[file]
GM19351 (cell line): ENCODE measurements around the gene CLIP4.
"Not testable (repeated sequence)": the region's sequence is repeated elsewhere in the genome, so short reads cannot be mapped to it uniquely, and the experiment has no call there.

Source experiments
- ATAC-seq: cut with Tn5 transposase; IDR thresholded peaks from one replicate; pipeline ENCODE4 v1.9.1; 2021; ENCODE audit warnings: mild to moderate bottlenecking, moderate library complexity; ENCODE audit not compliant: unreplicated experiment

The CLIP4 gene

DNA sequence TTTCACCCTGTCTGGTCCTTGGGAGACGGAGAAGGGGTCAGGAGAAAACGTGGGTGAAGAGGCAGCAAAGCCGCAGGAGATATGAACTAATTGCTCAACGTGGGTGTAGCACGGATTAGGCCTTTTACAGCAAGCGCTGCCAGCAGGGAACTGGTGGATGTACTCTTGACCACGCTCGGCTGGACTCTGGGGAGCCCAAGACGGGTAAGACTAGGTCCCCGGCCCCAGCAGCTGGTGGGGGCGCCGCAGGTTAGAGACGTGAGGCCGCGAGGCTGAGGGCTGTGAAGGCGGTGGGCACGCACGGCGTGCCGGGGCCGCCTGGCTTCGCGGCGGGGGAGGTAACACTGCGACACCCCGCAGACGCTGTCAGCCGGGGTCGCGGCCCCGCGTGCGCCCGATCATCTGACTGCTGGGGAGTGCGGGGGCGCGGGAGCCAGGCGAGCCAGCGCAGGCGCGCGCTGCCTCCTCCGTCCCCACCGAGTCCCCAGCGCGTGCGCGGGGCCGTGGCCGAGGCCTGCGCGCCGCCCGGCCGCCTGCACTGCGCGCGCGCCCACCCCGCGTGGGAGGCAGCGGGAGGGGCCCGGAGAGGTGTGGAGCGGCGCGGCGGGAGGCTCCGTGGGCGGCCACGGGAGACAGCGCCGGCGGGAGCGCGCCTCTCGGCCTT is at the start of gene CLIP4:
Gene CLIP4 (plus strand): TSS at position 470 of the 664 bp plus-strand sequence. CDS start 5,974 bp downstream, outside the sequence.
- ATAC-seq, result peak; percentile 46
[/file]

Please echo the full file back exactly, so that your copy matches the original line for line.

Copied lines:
GM19351 (cell line): ENCODE measurements around the gene CLIP4.
"Not testable (repeated sequence)": the region's sequence is repeated elsewhere in the genome, so short reads cannot be mapped to it uniquely, and the experiment has no call there.

Source experiments
- ATAC-seq: cut with Tn5 transposase; IDR thresholded peaks from one replicate; pipeline ENCODE4 v1.9.1; 2021; ENCODE audit warnings: mild to moderate bottlenecking, moderate library complexity; ENCODE audit not compliant: unreplicated experiment

The CLIP4 gene

DNA sequence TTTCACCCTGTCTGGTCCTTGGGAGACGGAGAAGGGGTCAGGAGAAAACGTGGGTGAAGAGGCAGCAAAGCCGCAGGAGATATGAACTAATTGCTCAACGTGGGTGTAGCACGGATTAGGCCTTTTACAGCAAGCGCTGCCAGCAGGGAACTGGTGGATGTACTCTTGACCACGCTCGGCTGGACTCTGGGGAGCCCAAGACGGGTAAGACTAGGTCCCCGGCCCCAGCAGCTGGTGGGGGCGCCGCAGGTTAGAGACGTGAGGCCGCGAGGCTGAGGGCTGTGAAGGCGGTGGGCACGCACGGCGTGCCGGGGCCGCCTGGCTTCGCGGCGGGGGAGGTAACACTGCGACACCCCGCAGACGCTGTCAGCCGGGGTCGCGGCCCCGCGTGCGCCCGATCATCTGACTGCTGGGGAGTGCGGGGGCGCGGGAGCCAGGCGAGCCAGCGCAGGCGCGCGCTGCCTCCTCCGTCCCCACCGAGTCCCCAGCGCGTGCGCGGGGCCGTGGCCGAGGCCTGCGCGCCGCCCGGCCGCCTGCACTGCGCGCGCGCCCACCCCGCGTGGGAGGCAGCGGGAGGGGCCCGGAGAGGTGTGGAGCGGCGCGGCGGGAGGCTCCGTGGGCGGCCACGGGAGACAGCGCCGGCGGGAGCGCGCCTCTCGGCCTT is at the start of gene CLIP4:
Gene CLIP4 (plus strand): TSS at position 470 of the 664 bp plus-strand sequence. CDS start 5,974 bp downstream, outside the sequence.
- ATAC-seq, result peak; percentile 46